On April 4, 1865, two days after the Confederate forces had evacuated Richmond, Virginia, President Lincoln entered the former capital of the Confederacy.
He was accompanied by his son Todd and a small entourage that served as their escort.
Lincoln had taken a boat and sailed from Washington City to see for himself the city that had defied the Union for over four years. He arrived at 9:00 at Rockett’s Landing.
Accompanying him was General Godfrey Weitzel, a German-America immigrant who had achieved the rank of Major General.
On his staff was Thomas Thatcher Graves who recorded Lincoln’s entry into Richmond.
Lincoln’s eyes witnessed a once proud city devastated by the ravages of war. He walked among the rubble of over 800 buildings burnt to oblivion.
It was reported that drifting embers rode the wind from building to building.
Confederate Admiral Raphael Semmes stated, “The Tredegar Iron Works were on fire, and continual explosions of loaded shell stored there were taking place…The population was in a great state of alarm.” Smoke blackened the sky and ash fell upon the ground. And all the people cried. It was a horrendous site to witness.
As General Weitzal escorted President Lincoln, Thomas T. Graves documented what transpired.
The following account are from his records. “I accompanied President Lincoln and General Weitzel to Libby Prison and Castle Thunder, and heard General Weitzel ask President Lincoln what he (General Weitzel) should do in regard to the conquered people. President Lincoln replied that he did not wish to give any orders on that subject, but, as he expressed it, ‘If I were in your place I’d let’em up easy, let’em up easy.” This was the setting of a two-part presentation by Dennis Boggs (President Lincoln) and Curt Fields (General Grant).
The following is Ken Creswell’s synopsis of the presentation:
History lovers were presented with a presentation by two of the premier living historians at the Knoxville Civil War Roundtable July meeting and the night before at Tri Cities Civil War Roundtable. Dr. E.C. (Curt) Fields Jr. developed the concept of the presentation and discussed the idea with Dennis Boggs, who is nationally known as President Abraham Lincoln.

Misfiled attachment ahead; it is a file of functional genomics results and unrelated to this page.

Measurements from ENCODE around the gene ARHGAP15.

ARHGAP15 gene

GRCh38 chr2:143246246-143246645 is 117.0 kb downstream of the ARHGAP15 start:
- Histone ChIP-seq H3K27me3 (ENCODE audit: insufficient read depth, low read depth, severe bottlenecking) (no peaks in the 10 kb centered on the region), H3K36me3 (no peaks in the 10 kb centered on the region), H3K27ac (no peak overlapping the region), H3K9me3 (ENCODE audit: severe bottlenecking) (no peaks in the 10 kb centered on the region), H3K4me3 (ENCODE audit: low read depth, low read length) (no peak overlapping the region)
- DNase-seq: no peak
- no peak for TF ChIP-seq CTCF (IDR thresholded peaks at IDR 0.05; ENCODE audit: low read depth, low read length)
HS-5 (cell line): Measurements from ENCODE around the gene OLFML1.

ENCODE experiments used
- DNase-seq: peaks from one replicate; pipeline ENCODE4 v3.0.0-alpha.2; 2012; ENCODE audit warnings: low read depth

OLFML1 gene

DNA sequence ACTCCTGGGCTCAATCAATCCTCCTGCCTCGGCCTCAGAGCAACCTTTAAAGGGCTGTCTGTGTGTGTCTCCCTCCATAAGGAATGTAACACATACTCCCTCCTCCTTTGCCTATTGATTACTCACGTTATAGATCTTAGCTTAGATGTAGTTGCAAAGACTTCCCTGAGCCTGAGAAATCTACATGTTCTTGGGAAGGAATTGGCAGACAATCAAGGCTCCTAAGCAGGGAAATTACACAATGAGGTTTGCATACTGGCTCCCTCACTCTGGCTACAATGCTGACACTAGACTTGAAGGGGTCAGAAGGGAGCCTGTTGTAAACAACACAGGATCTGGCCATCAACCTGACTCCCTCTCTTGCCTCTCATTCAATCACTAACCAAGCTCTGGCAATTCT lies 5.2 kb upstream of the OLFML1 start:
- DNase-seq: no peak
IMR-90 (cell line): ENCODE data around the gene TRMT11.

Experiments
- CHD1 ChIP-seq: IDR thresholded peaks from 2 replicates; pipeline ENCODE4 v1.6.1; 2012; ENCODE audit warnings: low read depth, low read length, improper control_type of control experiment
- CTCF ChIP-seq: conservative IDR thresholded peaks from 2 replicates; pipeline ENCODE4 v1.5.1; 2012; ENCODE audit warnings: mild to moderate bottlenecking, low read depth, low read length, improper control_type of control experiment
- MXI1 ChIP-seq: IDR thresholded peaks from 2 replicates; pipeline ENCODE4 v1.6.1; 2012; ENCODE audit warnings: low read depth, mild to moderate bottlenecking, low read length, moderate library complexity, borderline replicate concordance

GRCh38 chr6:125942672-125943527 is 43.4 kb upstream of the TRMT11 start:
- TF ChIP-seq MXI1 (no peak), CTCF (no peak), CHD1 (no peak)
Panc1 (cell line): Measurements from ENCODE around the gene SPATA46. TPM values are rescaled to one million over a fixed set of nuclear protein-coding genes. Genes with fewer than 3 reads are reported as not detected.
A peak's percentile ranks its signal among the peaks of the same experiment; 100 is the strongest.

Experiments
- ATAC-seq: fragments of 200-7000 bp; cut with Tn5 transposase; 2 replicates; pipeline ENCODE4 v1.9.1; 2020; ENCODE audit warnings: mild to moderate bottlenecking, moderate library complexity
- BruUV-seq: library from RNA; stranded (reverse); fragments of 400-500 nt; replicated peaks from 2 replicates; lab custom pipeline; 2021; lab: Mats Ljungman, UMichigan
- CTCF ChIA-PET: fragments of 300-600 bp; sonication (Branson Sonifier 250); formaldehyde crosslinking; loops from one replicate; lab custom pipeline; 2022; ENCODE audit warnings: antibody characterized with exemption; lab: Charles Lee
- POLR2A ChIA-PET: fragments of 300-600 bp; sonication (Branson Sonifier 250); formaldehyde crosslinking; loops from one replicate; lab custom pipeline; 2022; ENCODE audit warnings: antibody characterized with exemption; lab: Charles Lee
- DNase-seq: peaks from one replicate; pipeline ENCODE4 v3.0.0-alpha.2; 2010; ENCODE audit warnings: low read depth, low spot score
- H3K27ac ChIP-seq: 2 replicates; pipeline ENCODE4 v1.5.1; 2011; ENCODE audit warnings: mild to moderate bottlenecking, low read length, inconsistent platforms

Curt Fields is also nationally known as General Ulysses S. Grant and their agreed collaboration formed a perfect arrangement.
Dennis Boggs has portrayed Abraham Lincoln for over 20 years and averaged well over 200 performances a year.
His knowledge of Lincoln is amazing. Dr. E.C. (Curt) Fields, Jr., has been a long-time student of the American Civil War, and his interest has caused him to study General Grant.
He is the same height as U.S. Grant and presents a great view of the persona of General Grant. A career educator, he is now an educational consultant and a living historian.
The first part of the program had President Lincoln discussing his actions in trying to find a capable general to lead the Army. He listed all of the generals he had tried and why he replaced them. When he found U.S. Grant he decided he had a winner. General Grant related his coming up through the ranks and how his steadfastness kept him winning battle after battle.
He also related misfortunes with superior officers, even with one trying to have him dismissed. Lincoln was having none of it!
The second part of the program was Lincoln at Grant’s headquarters in City Point, Virginia.
In early April 1865, with the war winding down, Lincoln traveled to City Point to confer with General Grant.
Lincoln wanted Grant to know that his goal was to secure the peace and bring the country back together. It would seem that we were “there”, in City Point.
The presentation of these two living historians together took us to Grant’s headquarters, sitting around the field desk, listening to President Lincoln and U.S. Grant discuss the plans for ending the war.
Both authors feel that the two-part presentation featuring Dennis Boggs and Curt Fields is a ‘must see’ production to get a full circle prospective of a time when America was in the grips of a struggle within itself.
Battles and Leaders of the Civil War; Buel, Clarence and Johnson, Robert U.; Volume IV; 1982
Battle Cry of Freedom: the Civil War Era; McPherson, James M.; Buel, Clarence, and Robert U. Johnson; 1888; reprinted in 1988.
“Let ‘Em Up Easy”—Lincoln in Richmond | Emerging Civil War
President Lincoln Enters Richmond, 1865 (eyewitnesstohistory.com)
“President Lincoln Enters Richmond,1865” Eyewitness to History; www.eyewitnesstohistory.com (2000)
Lincoln’s Visit to Richmond - Richmond National Battlefield Park (U.S. National Park Service) (nps.gov)
Richmond in Flames and Rubble | American Battlefield Trust (battlefields.org)